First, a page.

Remembering the Work of Dr. Leonidas Berry

Berry receives the Rush Distinguished Alumnus Award in 1987.

By Nathalie Wheaton and Rene Ruzicka

Gastroenterologist Leonidas H. Berry was born in 1902 in Woodsdale, North Carolina. He earned his M.D. from Rush Medical College in 1929, when Rush was affiliated with  the University of Chicago. In 1933, he received his M.S. degree in pathology from the University of Illinois Medical School. He was the first black physician appointed to the medical attending staffs at Cook County Hospital and Michael Reese Hospital.

Berry offered contributions in the field of gastroenterology, including the creation of the Eder-Berry biopsy gastroscope in 1955. He set up one of the first gastroscopy clinics in the United States while serving as chairperson of the Gastroenterology Division of Provident Hospital. And he was the first American physician to use the fiber-optic gastro-camera.

He authored almost a hundred articles and contributed to 12 books and monographs, including the comprehensive textbook Gastrointestinal Pan-Endoscopy. Additionally, he authored a genealogical history of his family entitled, I Wouldn’t Take Nothin’ For My Journey: Two Centuries of an Afro-American Minister’s Family, which was published in 1982.

Berry received many honors and awards, including the Rudolph Schindler Award from the American Society of Gastrointestinal Endoscopy in 1977 and Rush’s Distinguished Alumnus Award in 1987. In 1989, the NAACP awarded him the Freedom Award for Public Service, and in 1991 he received the Trustee Medal of Honor from Rush Medical College. Berry was president of the National Medical Association in 1965. That same year, President Lyndon Johnson appointed him to the National Advisory Council for the Heart Disease, Cancer, and Stroke Program. A society in Berry’s name, the Leonidas H. Berry Society for Digestive Diseases, was established in 1980.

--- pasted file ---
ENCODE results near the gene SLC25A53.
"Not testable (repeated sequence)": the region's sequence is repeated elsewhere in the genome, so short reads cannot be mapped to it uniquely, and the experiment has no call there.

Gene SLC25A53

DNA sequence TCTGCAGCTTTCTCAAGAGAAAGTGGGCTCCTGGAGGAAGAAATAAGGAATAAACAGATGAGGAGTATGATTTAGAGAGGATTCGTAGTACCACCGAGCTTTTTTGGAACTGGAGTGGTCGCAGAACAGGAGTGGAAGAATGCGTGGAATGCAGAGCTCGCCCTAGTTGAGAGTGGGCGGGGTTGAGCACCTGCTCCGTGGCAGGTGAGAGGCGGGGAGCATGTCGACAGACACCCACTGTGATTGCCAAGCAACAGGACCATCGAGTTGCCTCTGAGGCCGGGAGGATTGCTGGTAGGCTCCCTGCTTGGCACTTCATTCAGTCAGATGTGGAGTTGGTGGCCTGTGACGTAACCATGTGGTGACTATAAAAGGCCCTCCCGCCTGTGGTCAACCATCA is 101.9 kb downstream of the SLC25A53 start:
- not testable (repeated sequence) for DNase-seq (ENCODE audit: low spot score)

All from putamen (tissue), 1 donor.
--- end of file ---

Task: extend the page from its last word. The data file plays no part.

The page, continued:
In addition to his achievements in the field of gastroenterology, Berry was dedicated to civil rights, anti-drug initiatives, and cultural exchange programs.

The Rush Archives is proud to hold some of the papers of Leonidas H. Berry, including correspondence, writings, programs, awards, and photographs.  For more information, you can find a finding aid for his collection through the Rush Archives Web site.

If you would like to see the Leonidas H. Berry Papers or have any questions about the history of Rush, email Rush_Archives@rush.edu

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